A Rational Case for Gun Ownership

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The fundamental error of gun-control advocates is philosophical: They do not really believe that we have free will. 

If the goal is to reduce gun murders, the obvious means is to establish stronger punishment for criminals. Since the overwhelming majority of shooting deaths are by people with prior felony arrests, and since only about 1 percent of such shootings are by legal gun owners who are committing a crime, why is the primary focus on the law-abiding individual? Why isn’t there a greater demand for longer sentences for felonies, or for the elimination of parole or for the construction of more prisons?  

The gun-controllers do not see any major distinction between criminals and non-criminals. To them, the two relevant categories are simply the armed and the disarmed. Why? Because, as is typical of those on the left, they believe that our social environment determines the decisions we make—if we’re born into poverty in America, we will turn to crime; if we lack job opportunities in the Muslim world, we will become jihadists. So they maintain that if allowed access to guns, we all become capable of murder. A gun is the stimulus, crime the inevitable response. The weapon, not the perpetrator, is their principal villain.  

But using a gun in self-defense against a criminal is radically different from using a gun to commit a crime. An individual is violating no one’s rights when he uses a gun (when police are not at hand) to protect himself against acts of force. To the contrary, he is upholding rights—the right to defend one’s life. 

Of course, everyone else has the same right, and no one may engage in an action that threatens innocent people. Consequently, since guns exist to kill people—leaving aside sporting or hunting uses—the government ought to impose certain restrictions. It should, for example, prohibit giving a gun to minors, to felons or to the mentally unstable.  And it should restrict the type of weapons that may be owned—i.e., a handgun may be legitimately needed for self-defense, a machine gun isn’t. Anything beyond what is normally required for personal protection constitutes an unwarranted threat. A man walking down the street with a grenade launcher poses an objective danger to the rights of others.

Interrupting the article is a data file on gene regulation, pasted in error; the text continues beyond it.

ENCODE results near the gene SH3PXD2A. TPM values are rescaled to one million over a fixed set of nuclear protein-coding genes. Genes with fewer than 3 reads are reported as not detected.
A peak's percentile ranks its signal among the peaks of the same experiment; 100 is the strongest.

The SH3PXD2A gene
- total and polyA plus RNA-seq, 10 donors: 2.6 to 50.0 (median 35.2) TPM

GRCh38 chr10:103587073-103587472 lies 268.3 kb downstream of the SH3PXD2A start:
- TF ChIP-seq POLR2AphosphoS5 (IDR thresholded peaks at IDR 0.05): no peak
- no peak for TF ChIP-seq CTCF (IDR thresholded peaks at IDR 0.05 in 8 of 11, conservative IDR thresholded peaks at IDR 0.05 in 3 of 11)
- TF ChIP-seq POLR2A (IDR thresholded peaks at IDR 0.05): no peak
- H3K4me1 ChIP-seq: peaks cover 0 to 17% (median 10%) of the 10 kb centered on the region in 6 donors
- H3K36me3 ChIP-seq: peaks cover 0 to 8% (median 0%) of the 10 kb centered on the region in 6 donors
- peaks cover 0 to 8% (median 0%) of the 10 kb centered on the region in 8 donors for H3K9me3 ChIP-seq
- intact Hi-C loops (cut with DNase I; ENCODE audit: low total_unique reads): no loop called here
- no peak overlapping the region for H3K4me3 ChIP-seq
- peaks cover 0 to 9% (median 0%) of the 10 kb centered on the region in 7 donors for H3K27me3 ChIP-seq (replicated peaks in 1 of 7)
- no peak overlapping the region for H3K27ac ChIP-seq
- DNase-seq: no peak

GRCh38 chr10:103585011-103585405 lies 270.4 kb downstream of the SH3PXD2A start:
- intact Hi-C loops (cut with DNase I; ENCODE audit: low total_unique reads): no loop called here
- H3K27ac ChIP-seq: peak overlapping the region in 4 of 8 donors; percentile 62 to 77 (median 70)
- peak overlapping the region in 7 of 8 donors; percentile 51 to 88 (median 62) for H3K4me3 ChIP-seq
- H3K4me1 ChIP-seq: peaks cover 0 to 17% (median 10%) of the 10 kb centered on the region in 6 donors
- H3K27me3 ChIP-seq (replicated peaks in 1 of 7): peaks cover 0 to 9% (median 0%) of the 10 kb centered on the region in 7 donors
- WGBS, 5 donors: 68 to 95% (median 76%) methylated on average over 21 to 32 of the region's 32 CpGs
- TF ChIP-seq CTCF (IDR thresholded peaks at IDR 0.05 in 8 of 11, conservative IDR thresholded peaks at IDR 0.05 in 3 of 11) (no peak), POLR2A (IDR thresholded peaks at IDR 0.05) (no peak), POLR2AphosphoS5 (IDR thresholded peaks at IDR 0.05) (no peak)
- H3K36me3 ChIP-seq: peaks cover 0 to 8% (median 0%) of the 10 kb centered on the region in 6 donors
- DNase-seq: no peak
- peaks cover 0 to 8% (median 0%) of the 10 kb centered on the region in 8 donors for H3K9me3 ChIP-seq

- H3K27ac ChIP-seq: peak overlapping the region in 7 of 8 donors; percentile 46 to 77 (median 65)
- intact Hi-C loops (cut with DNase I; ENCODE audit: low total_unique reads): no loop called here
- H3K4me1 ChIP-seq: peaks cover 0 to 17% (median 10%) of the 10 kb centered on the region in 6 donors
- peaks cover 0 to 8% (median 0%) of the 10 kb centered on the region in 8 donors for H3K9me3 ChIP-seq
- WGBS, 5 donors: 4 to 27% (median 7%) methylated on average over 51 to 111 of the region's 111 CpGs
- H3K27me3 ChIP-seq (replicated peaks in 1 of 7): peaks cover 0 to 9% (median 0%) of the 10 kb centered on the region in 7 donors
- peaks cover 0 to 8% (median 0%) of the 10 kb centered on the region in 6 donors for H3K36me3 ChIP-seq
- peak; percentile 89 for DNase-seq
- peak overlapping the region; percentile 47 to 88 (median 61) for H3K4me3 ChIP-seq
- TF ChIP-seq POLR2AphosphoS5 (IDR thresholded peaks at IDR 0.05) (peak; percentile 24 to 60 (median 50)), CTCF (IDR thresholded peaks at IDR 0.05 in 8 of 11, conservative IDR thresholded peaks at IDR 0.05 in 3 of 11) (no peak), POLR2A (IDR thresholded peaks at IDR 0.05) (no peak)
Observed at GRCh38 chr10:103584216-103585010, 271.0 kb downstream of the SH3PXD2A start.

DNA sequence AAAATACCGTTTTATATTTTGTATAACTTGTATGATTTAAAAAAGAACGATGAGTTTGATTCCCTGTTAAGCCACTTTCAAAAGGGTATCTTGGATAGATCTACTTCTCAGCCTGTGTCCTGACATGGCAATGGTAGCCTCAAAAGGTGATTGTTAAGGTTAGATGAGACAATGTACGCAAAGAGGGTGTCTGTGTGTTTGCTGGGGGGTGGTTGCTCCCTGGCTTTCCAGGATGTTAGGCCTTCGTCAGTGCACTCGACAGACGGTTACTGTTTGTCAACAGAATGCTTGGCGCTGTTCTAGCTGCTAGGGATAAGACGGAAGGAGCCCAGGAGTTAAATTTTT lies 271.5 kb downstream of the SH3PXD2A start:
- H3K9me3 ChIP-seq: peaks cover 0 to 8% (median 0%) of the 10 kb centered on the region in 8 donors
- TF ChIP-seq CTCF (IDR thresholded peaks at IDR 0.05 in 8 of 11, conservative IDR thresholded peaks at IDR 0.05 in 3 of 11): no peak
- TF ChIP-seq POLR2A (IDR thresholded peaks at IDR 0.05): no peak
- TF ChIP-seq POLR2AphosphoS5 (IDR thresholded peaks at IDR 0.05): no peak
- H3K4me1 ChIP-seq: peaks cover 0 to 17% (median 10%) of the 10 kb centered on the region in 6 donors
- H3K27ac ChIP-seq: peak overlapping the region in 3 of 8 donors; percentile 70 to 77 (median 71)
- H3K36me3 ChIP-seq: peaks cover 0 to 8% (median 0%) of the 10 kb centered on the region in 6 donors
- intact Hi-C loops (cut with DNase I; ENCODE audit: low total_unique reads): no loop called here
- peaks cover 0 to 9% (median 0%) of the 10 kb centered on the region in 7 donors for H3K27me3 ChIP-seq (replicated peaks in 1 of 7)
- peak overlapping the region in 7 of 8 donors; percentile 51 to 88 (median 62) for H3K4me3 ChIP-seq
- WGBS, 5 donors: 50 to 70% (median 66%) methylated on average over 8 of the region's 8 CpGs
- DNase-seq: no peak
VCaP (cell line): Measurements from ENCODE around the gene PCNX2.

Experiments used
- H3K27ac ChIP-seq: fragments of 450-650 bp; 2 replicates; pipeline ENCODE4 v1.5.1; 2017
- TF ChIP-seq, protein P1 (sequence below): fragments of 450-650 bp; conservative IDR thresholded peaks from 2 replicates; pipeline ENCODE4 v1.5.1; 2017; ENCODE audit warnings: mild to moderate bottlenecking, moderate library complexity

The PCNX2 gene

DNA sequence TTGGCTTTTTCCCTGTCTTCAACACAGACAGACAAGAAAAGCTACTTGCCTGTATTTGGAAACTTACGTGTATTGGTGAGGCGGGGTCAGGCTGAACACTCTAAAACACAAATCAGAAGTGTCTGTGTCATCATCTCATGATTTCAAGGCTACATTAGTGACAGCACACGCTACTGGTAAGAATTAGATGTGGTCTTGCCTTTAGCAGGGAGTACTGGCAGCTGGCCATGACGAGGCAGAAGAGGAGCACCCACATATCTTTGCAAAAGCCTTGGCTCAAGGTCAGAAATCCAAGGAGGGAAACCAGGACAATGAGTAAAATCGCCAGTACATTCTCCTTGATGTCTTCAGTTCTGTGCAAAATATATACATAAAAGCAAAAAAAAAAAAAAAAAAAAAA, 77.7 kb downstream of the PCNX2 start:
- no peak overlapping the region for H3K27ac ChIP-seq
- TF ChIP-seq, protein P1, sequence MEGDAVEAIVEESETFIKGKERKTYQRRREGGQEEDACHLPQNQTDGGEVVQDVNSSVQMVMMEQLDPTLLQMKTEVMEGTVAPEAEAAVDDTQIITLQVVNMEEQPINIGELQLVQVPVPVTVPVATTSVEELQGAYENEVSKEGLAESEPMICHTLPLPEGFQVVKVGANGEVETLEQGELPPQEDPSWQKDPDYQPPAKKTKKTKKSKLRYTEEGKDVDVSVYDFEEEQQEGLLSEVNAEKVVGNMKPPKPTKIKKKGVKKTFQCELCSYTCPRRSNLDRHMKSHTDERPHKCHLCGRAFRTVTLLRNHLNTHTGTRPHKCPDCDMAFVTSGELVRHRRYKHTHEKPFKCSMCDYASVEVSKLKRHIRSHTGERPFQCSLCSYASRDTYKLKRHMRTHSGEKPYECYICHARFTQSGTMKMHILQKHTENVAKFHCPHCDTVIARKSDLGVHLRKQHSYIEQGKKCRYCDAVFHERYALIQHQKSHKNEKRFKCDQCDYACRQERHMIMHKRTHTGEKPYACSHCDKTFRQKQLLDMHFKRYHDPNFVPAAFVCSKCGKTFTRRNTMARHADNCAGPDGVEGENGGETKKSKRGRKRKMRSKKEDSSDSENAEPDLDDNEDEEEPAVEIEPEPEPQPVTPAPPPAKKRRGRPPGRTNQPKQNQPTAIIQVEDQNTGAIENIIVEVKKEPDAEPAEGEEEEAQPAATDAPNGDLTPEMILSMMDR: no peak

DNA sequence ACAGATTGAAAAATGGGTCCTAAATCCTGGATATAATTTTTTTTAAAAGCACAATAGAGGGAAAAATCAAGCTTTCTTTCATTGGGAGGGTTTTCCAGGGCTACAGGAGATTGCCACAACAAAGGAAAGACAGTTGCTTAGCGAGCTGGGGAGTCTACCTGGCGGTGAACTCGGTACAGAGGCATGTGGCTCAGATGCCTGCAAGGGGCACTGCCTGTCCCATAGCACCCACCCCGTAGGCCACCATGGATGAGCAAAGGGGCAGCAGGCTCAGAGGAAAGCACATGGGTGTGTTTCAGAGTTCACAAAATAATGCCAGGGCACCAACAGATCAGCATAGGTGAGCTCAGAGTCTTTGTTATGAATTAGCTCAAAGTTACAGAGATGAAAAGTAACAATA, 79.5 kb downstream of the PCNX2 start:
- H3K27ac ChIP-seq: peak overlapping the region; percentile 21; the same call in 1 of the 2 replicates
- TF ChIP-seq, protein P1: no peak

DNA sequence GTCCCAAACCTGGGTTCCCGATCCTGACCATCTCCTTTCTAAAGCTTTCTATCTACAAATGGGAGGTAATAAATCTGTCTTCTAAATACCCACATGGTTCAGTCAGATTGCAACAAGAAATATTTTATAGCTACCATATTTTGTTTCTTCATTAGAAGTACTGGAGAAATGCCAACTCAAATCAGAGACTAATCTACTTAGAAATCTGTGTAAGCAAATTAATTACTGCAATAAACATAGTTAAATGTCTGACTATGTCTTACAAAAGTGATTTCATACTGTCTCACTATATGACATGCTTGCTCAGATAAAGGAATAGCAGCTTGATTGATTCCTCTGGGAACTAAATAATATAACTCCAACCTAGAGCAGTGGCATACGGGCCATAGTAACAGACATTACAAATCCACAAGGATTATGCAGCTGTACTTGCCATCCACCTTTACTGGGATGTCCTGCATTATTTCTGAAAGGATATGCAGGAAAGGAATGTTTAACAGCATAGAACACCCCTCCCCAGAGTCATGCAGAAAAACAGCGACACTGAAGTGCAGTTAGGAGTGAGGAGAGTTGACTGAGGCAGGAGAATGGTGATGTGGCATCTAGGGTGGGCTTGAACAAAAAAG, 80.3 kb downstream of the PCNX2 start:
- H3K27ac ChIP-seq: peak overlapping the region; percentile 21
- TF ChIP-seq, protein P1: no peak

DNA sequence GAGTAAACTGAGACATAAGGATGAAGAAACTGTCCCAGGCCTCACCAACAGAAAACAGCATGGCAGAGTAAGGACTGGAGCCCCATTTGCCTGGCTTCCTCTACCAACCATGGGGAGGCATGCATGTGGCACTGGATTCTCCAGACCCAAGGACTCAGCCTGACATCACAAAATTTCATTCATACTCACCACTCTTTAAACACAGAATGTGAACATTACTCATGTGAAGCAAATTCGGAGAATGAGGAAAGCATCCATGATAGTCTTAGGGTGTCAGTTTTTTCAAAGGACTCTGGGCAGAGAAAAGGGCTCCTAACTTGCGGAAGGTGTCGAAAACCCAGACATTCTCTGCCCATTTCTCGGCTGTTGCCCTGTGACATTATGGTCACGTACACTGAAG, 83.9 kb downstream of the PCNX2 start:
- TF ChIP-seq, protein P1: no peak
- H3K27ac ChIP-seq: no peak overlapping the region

Many conservatives, however, make a false case for gun ownership. They wrongly claim that the justification is the need to arm people to fight against a tyrannical government.  

The measures that may be taken in the name of self-defense must be clearly sanctioned and defined by law. If you shoot someone who invades your home, you must be prepared to show that the shooting was indeed an act of self-defense and that your behavior was in accordance with the law. The decision about what kind of force can be used, and under what circumstances, cannot be left to the discretion of every individual. Contrary to the libertarians, anarchy represents a massive danger to individual rights. The law must codify the limits of proper self-defense.

But if the justification is the need to subdue, not a criminal, but an oppressive state, what kind of legal codification could there be? Who is going to set the limits? Certainly, there cannot be laws endorsing your arming yourself for the purpose of disavowing the government and its laws. This proposed justification reeks of anarchism. 

If our government does ever descend into dictatorship, we definitely have the moral right to forcibly resist and to overthrow it. Today, though, when we still have relative freedom, we are not entitled to physically battle the government. We have a right to repel a robber’s attempt to use force against us, but we have no right to shoot the tax collector coming to our door, even though he too is initiating force against us. Similarly, a person cannot claim a right to acquire arms, whether handguns or howitzers, on the grounds that he might need them to fight some future despotism—a despotism as defined by him. His actions, in today’s context, pose an objective threat to the innocent. 

Within that context, however, the law should fully recognize the right to self-defense. There is a legitimate, rational use for guns, a use that results in crimes deterred and lives saved. The left’s argument that people may use guns for illegitimate purposes is senseless. Why should those who use guns rationally be sacrificed for the sake of those who will use them irrationally? We don’t ban cars simply because some people will drive recklessly. We don’t ban alcohol simply because some people will get drunk and attack their neighbors. The same should apply to guns. The individual has volition and he has inalienable rights. The freedom to possess a gun to defend himself follows logically from those two premises. 

Peter Schwartz is the author of “In Defense of Selfishness: Why the Code of Self-Sacrifice Is Unjust and Destructive” (Palgrave Macmillan).

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